Type to search


Gold in the hold


Its chief officer for cargo, Guillaume Halleux, tells us more about the airport facilities, fleet and route network that make Qatar Airways one of the world’s biggest cargo airlines.

How important is cargo to Qatar Airways?

The cargo division is a significant contributor to the airline’s revenue and overall business, and this has been growing each year. Our current global market, as of January 2021, is 8.95%, according to IATA. Based on cargo tonne kilometres (CTKs) growth (YTD Jan 2021), we are up by 18.3%, this is a great indication of our growth and support by customers.

How many tonnes of freight DO you handle annually and how much of this is carried by freighters?

Cargo handled each year is growing. For the calendar year 2020, our tonnage increased by 4% compared to 2019. In 2019, the split between belly-hold and freighter was 52% and 48%, but this changed during the pandemic in 2020, where cargo flown on freighters increased to 55% while belly-hold split was at 45%. In fact, during January 2021, 61% of Qatar Airways Cargo’s capacity was aboard dedicated freighters while 39% was on passenger aircraft. Quite a turnaround.

What are your top five cargo routes today in terms of volumes?

Our top five origin stations (freighter and belly-hold) in terms of tonnage for 2020 are Hong Kong, Frankfurt, Amsterdam, Shanghai and Oslo. The top five destinations (freighter and belly-hold) are Doha, Amsterdam, Frankfurt, London Heathrow and Chicago. Our top five routes in 2020 in terms of volumes are Hong Kong-Amsterdam, Hong Kong-London Heathrow, Amsterdam-Doha, Beirut-Doha and Hong Kong-Frankfurt.

Can you tell us more about your cargo facilities at Hamad International Airport?

On an average day this March, we had 140 to 150 cargo flights (freighters, mini freighters and passenger freighters) and utilised different types of airplanes such as the Boeing 747-8F, Boeing 777F, B777-300 mini freighters, passenger freighters and Airbus and Boeing passenger flights, all with varying capacities. Our entire cargo complex area at Hamad International Airport covers 292,000sqm where we have parking facilities capable of simultaneously accommodating 11 freighters. We have invested heavily in our state-of-the-art fully-automated hub at Hamad International Airport to support and facilitate the growth of cargo, with special processes and teams in place to handle all kinds of cargo, even the most time-sensitive shipments.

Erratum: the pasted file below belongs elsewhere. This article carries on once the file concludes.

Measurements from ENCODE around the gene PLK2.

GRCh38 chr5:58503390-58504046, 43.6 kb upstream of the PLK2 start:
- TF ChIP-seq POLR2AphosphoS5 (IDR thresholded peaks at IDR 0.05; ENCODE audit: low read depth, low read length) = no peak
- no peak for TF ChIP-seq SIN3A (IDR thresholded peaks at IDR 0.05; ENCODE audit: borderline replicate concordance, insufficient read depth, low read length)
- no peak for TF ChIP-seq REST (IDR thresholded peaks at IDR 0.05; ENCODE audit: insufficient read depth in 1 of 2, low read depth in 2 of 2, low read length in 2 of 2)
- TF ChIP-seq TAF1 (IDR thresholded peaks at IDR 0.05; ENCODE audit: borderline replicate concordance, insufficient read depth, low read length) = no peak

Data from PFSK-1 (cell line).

Our high-tech Cargo Warehouse Information System (CWIS) can pinpoint the location of every cargo item in the terminal with precise accuracy. We have invested in a fleet of refrigerated or reefer vehicles for the transportation of temperature-sensitive goods. We also offer the fastest global aircraft transfer times at Hamad through our Quick Ramp Transfer (QRT) service.

In addition to the 55,000sqm cargo terminal building that houses separate areas for different types of products, our 2,470sqm Climate Control Centre, a transit facility, handles about 285,000 tonnes of cool chain cargo, making it one of the largest airside pharmaceutical centres globally.

Our hub in Doha is IATA CEIV Pharma certified and our ground handling partner Qatar Aviation Services has also received the same certification for warehouse and pharma operations. We have a 4,200sqm air-conditioned live animal facility in Doha with special features such as dedicated holding areas for animals, stalls for horses, kennels for pets, 24/7 expert animal healthcare services, walking yard and much more. We also have the DeBoer facility which is a dedicated facility for the screening, handling and storage of transiting courier and mail cargo, with a built-up size of 6,700sqm and capacity to handle up to 256,000 tonnes annually.

We are currently handling 2.3 million tonnes of cargo with a number of workarounds at Hamad International Airport. This is higher than the actual cargo capacity that the airport was designed to handle, which is 1.4 million tonnes. To support the anticipated future growth, the Cargo Terminal 2 project is underway, which will boost the combined cargo capacity of both terminals to 4.6 million tonnes.